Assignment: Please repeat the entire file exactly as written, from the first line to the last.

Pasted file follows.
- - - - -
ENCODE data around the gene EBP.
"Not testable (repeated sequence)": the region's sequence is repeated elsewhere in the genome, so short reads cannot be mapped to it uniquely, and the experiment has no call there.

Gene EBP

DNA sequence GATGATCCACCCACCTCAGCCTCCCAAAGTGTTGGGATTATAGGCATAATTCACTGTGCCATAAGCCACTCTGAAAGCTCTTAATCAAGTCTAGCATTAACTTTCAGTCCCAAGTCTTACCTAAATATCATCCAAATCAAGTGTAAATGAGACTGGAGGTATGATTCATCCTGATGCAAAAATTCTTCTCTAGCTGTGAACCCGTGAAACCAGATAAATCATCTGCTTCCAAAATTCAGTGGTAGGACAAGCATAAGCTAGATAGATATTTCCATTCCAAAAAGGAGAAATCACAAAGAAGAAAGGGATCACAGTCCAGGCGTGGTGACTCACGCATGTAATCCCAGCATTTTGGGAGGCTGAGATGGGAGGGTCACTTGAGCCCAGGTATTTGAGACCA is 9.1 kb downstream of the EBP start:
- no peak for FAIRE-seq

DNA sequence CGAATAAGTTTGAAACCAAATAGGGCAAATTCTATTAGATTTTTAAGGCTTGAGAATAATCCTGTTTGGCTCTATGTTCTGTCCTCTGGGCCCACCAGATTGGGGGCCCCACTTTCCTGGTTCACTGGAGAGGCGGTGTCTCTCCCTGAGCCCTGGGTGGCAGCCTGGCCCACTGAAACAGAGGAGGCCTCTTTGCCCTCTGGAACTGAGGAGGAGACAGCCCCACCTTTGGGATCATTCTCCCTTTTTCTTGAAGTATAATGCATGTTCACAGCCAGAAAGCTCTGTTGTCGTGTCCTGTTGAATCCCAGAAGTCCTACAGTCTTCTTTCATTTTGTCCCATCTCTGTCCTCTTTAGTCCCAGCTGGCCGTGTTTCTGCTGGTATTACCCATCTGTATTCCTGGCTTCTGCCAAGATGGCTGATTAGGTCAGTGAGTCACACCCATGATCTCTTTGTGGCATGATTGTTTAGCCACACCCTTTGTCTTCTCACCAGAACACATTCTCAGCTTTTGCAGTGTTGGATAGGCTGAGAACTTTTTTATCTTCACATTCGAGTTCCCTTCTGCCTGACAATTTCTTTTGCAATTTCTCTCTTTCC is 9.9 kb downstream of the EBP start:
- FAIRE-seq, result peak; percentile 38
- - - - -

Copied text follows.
ENCODE data around the gene EBP.
"Not testable (repeated sequence)": the region's sequence is repeated elsewhere in the genome, so short reads cannot be mapped to it uniquely, and the experiment has no call there.

Gene EBP

DNA sequence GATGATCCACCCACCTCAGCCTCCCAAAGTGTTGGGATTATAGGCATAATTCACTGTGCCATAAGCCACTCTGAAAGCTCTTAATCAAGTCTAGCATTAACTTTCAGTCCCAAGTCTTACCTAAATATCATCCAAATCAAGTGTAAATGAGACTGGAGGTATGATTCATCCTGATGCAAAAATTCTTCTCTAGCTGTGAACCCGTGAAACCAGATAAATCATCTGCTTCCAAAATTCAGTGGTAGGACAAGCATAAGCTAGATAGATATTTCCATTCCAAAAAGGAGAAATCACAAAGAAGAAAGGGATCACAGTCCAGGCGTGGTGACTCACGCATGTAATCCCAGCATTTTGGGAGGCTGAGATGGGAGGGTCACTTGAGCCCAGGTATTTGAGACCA is 9.1 kb downstream of the EBP start:
- no peak for FAIRE-seq

DNA sequence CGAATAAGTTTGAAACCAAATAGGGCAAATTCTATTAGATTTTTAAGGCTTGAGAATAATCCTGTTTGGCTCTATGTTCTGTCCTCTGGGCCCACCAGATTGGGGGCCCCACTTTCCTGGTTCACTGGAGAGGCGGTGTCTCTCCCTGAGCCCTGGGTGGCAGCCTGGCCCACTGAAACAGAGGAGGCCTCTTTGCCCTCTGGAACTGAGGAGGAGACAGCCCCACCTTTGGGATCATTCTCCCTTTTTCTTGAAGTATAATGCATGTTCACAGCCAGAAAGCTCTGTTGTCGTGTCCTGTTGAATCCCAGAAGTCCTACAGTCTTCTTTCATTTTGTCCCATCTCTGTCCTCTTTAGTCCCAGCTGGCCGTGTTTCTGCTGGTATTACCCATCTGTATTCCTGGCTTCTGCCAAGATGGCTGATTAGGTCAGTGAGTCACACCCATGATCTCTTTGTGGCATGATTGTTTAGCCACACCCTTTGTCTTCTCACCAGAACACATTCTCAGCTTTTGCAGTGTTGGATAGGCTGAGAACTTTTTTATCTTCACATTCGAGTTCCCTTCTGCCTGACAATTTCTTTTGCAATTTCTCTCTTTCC is 9.9 kb downstream of the EBP start:
- FAIRE-seq, result peak; percentile 38